That might put Guerrero in an unenviable spot of having to dominate Mayweather, Jr. just to get a decision. That might be asking for too much. Guerrero and Mayweather, Jr. should mesh to make an exciting, high-energy fight that pleases the blood-thirsty, as well as the boxing connoisseur. One just has to wonder if Guerrero will get full credit for his work against a fighter who is so clearly “the man” in American boxing.
It’s hard to remember the last time a fighter was so far ahead of everyone else in terms of Q-rating as Mayweather is. With fighters like that, you always have to figure that maybe they’ll get the benefit of the doubt if there is in fact doubt.
Mayweather vs. Guerrero Prediction
I see a close fight. Guerrero is simply better than a lot of people think. He has all the attributes you look for in a top fighter. It’s just that you can’t expect Mayweather to suffer from the same things that befall most fighters. Is he getting old? Sure, but he hasn’t really shown it. Will ring rust affect him? It never has. Will he be looking past Guerrero or underestimate him? Since when has he ever done that?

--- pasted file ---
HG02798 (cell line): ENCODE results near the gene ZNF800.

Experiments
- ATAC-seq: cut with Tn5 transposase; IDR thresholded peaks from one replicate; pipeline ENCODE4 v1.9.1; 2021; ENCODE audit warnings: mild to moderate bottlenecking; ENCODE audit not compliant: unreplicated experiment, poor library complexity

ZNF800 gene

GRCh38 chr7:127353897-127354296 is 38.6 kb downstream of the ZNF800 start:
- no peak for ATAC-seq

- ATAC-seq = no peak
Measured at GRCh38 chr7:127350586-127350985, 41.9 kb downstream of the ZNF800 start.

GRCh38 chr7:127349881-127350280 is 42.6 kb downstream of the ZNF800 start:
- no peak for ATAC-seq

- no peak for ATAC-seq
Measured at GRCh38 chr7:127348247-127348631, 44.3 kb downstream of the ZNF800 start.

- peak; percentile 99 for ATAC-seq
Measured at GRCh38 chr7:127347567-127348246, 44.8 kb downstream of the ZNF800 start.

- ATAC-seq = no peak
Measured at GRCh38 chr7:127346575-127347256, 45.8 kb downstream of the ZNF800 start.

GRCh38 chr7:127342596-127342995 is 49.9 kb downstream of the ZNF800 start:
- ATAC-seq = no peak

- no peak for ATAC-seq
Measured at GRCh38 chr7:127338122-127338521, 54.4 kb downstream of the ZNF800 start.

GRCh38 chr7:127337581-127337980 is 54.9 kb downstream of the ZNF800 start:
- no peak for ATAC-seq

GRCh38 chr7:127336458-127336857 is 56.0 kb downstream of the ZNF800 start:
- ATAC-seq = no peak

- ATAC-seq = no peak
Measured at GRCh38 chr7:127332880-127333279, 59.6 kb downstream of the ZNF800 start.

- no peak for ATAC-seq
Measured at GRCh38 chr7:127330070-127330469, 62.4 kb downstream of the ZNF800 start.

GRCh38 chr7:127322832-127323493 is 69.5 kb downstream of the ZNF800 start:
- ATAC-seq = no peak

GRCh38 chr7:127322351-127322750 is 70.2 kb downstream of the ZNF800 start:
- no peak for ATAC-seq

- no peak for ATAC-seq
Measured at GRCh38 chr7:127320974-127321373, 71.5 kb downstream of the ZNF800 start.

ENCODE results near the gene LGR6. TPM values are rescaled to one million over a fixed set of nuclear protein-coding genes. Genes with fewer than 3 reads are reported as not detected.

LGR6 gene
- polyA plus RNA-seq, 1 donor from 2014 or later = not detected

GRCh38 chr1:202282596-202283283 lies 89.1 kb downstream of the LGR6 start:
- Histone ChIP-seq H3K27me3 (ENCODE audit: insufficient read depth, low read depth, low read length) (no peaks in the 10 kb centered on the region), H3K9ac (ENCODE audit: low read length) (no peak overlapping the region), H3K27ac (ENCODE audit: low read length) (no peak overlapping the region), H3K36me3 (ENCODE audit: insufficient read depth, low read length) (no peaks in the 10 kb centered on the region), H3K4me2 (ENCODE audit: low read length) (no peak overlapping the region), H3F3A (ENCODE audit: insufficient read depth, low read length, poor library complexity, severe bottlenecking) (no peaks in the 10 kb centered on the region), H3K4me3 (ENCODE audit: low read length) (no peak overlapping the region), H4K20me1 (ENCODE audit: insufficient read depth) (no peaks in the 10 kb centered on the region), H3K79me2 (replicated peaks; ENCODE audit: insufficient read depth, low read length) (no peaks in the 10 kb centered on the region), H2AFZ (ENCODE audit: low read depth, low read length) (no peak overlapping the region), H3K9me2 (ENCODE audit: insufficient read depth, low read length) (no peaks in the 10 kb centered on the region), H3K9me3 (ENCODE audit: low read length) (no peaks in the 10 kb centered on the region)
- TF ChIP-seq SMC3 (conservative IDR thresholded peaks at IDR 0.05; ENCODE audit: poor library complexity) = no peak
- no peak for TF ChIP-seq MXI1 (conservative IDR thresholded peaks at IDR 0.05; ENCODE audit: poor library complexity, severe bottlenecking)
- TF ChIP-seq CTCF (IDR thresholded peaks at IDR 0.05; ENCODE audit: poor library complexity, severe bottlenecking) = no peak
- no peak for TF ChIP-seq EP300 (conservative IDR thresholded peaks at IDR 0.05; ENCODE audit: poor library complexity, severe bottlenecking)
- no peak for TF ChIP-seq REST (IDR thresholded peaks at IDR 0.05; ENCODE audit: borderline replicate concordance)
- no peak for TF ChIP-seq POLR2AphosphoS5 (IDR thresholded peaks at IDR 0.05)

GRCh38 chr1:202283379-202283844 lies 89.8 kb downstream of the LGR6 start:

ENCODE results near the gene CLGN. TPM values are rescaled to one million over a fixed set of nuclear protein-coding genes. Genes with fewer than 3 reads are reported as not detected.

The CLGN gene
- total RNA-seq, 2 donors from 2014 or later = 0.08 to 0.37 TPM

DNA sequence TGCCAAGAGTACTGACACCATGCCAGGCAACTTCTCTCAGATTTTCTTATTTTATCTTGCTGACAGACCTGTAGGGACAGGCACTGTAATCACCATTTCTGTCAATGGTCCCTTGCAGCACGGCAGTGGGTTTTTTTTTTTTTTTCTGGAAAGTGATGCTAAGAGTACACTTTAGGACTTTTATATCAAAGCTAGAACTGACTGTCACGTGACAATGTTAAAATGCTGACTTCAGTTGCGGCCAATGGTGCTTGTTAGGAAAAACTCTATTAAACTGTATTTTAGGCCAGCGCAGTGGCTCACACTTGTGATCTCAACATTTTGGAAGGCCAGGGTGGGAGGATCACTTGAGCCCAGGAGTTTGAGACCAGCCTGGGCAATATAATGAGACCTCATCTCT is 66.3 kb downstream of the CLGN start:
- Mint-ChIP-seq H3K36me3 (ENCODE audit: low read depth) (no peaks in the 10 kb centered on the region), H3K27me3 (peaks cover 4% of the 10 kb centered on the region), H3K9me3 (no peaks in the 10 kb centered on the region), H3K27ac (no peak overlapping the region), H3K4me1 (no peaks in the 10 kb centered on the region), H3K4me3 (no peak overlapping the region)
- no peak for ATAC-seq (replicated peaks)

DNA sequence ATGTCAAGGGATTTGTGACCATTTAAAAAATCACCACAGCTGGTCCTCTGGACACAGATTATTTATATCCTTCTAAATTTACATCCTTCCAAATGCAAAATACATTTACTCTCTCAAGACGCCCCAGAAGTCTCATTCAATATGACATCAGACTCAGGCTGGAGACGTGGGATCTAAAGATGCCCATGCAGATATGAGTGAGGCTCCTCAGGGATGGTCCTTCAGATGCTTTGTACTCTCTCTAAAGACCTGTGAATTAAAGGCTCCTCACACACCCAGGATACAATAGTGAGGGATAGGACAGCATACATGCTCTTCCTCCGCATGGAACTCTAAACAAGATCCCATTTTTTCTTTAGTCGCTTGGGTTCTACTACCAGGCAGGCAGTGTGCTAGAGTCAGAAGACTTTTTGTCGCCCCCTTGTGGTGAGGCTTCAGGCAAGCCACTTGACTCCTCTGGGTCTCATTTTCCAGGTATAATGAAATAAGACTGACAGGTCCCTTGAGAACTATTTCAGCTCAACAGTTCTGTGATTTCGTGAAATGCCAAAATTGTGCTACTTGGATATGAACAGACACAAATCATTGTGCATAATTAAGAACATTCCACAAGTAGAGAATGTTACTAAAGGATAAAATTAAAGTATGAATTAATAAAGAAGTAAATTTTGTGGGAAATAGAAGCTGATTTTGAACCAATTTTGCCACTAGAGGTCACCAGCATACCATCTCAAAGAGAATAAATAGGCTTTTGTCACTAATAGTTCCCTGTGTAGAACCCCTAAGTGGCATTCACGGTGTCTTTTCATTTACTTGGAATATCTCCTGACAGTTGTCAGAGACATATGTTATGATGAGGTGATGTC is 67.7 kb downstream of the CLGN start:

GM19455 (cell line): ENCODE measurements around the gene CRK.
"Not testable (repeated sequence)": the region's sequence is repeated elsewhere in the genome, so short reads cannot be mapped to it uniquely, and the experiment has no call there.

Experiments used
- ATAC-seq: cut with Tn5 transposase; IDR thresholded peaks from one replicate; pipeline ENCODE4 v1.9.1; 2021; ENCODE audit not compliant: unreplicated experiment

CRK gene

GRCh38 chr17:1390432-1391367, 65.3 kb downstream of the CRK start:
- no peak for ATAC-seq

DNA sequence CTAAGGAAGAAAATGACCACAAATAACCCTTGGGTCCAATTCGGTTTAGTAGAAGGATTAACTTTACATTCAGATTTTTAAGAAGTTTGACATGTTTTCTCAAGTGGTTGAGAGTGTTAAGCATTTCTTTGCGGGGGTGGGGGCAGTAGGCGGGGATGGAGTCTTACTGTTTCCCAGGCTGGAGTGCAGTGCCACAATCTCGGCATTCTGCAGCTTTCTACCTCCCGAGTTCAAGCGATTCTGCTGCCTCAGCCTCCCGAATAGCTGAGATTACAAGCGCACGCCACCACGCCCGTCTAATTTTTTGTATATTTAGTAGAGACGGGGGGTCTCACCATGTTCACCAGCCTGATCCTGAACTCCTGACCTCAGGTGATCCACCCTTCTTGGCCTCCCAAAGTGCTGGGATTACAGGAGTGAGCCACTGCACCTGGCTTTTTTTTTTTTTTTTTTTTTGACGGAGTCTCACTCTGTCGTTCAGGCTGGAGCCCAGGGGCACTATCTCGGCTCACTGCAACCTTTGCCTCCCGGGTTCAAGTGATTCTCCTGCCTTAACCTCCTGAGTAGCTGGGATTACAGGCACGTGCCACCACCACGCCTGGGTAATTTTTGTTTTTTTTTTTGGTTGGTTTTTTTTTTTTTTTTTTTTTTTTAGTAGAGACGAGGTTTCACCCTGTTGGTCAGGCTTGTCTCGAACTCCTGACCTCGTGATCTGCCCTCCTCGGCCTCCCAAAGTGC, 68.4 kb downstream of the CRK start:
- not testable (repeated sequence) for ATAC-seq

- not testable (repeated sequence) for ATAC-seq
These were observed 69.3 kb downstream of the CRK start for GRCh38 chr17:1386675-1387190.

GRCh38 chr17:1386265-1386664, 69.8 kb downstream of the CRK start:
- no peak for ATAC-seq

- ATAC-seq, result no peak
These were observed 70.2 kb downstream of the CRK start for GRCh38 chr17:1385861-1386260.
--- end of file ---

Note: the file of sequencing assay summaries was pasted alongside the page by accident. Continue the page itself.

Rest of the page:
I see a Mayweather win in the 115-113 or 116-112 range that gets scored more widely for Floyd. At +500, Guerrero is getting a lot of betting value here, but not only does he have Mayweather to beat, but the whole boxing machine as well. I see that being too tough of a mountain to climb, as much as I like the kid and what he brings to the table.
Prediction: Floyd Mayweather, Jr. wins by unanimous decision.